Other temperaments of Groodles are:
- Perfect working dogs like guide dogs
- Easy to train
- Spending time outdoors with their owners
- Playful and active
- Enjoying activities like chasing frisbees
Goldendoodles’ Everyday Life
You may wonder what it’s like to live with a Groodle. Below, we’re going to learn lots of information about Goldendoodles’ diet, exercise, compatibility, training, and more.
Food and Diet
Groodles need almost 1,200 calories per day, roughly equivalent to three cups of dry dog food. That’s because they are naturally large in size. Thus, it’s necessary to check their food to include the exact amount of food as per their weight.
Try to feed them nutritious food split into at least two meals daily as it can prevent gastric torsion which is a rampant health issue in their Golden Retriever parents.
Goldendoodles are friendly and easy to train, hence being a perfect companion for families. They enjoy being outside and playing, ideal for active families
Kids will certainly enjoy playing with Groodles as they’re great with both humans and other animals. They don’t have aggressive personalities and don’t bark, making them poor watchdogs. They will remain happy until you give them love, attention, and playtime.
Goldendoodles are big, active animals that need at least 1 hour of exercise per day, which equals 12 miles of exercise per week. To keep them entertained, mental stimulation and obedience training are recommended. If you provide them with enough room, Groodles can adapt to new environments fast. Also, they’re good swimmers.
Goldendoodles need regular grooming depending on the type of their coat. You’ll have to brush them on a daily basis if they inherit the Poodle coat to avoid matting. It’s suggested that you start grooming at a young age to help them get used to it and prevent fear.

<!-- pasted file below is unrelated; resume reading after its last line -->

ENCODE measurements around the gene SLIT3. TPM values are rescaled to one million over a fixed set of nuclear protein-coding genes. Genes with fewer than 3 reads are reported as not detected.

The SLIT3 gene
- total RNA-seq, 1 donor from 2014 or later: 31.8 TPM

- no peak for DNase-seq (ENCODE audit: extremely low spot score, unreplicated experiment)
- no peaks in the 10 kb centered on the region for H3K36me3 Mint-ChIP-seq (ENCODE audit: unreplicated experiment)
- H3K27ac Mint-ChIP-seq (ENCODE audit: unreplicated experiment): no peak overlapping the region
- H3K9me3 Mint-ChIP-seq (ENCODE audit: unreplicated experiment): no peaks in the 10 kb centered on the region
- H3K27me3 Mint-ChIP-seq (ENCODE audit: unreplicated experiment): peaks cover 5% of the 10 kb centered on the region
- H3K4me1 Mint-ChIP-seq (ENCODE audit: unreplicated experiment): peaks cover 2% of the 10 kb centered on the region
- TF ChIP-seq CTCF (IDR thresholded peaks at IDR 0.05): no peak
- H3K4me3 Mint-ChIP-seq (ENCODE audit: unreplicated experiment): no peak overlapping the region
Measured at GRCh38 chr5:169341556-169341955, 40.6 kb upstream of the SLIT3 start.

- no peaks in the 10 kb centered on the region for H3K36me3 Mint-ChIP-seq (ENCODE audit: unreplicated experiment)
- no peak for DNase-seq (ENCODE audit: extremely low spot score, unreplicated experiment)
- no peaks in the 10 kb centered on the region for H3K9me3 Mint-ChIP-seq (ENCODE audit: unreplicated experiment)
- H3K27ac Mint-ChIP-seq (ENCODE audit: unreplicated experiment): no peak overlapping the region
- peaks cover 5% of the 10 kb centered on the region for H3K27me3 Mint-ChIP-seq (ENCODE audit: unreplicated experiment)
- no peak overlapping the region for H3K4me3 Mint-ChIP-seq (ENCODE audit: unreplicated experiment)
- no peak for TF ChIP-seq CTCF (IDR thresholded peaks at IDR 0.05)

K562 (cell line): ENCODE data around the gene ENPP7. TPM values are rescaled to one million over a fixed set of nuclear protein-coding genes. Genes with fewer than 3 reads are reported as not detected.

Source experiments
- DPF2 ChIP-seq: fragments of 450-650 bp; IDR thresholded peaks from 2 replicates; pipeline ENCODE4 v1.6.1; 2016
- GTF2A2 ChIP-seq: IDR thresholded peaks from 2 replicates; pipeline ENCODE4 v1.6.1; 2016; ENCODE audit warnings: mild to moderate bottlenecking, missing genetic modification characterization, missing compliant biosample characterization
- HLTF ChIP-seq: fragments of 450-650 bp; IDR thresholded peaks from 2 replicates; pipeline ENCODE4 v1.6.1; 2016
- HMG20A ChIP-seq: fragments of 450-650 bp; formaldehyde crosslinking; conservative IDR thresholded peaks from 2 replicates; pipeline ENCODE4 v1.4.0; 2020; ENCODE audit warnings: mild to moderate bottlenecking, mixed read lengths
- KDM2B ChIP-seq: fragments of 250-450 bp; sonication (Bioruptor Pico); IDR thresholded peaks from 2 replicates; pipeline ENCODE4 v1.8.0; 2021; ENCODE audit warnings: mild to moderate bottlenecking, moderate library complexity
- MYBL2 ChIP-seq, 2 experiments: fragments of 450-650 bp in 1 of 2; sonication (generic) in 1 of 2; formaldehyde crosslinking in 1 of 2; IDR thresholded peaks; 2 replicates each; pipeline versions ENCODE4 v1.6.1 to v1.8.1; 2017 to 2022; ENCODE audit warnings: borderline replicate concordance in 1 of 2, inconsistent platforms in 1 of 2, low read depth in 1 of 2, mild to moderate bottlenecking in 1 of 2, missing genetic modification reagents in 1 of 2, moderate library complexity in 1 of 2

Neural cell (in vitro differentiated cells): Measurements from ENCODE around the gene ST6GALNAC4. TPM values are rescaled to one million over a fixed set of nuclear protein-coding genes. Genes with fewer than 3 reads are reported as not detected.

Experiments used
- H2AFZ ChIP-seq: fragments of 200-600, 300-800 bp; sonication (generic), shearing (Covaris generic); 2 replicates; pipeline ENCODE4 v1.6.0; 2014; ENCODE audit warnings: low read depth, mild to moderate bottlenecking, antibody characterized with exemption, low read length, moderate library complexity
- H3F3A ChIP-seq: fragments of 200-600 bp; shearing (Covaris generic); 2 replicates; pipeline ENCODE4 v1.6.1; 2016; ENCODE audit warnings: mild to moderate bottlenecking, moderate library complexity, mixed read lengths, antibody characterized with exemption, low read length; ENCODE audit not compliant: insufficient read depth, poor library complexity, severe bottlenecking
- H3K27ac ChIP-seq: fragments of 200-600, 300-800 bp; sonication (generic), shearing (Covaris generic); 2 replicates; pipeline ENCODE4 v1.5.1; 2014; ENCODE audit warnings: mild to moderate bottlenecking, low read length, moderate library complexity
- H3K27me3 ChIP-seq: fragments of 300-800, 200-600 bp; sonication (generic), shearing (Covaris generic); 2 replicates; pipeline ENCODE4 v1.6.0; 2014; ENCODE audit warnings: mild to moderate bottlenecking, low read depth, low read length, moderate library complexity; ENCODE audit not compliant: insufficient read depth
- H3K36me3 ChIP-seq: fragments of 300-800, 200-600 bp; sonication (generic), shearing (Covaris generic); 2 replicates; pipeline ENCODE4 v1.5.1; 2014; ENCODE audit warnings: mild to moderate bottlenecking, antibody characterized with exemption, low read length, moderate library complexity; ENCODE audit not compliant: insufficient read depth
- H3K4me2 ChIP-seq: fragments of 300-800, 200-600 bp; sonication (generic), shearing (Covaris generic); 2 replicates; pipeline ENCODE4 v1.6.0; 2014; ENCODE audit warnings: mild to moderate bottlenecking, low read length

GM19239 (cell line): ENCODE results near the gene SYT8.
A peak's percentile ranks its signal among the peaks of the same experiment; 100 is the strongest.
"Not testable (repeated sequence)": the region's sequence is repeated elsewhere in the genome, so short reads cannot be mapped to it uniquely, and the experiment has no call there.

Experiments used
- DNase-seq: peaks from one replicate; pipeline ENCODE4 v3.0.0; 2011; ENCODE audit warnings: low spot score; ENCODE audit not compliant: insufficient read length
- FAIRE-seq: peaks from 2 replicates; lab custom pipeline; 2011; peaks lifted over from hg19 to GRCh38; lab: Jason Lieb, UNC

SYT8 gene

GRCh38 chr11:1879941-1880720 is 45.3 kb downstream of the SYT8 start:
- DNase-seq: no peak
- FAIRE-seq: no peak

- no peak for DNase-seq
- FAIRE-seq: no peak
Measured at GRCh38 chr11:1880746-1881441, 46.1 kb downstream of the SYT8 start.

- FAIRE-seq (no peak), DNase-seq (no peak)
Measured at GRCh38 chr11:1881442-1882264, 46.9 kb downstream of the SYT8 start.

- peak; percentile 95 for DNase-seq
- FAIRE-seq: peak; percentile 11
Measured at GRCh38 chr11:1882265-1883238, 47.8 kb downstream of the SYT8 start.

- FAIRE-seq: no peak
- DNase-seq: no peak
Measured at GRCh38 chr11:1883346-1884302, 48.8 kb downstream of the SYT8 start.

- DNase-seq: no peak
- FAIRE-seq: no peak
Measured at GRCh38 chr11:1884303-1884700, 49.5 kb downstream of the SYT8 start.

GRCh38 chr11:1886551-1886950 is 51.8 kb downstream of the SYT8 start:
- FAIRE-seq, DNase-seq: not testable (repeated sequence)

Additionally, they need:
- Trimming every 8-12 weeks
- Nail clipping
- Weekly teeth brushing
- Frequent ear checks
What makes Groodles perfect for new pet owners is that they’re smart and easy to train. They love to please their owners. You just need to use positive reinforcement techniques such as verbal praise when training them. Keep in mind that physical punishment and correction may make Groodles nervous.
It’s easy to socialize with Goldendoodles as they’re friendly and get along with everyone. The only thing to consider is that you should start making them socialize from an early age. That’s more critical when they’re around other animals and kids, though they have no issues with either.
Final Words: Is a Goldendoodle Right for Me?
Goldendoodles are energetic and playful dogs that need daily exercise and mental stimulation. They’re probably inappropriate for those who have intense allergies because Groodles can still shed and make dander.
You have to evaluate the size of Goldendoodles and the amount of training and grooming they need every day. What’s more, Goldendoodles can be expensive, so you need to oversee your budget for food, toys, and veterinary care.
By taking all the information in this post into account and talking to breeders and owners, you can make a thorough decision about whether to buy a Goldendoodle. Furthermore, you can think of fostering or volunteering with a rescue organization to achieve hands-on experience before adopting.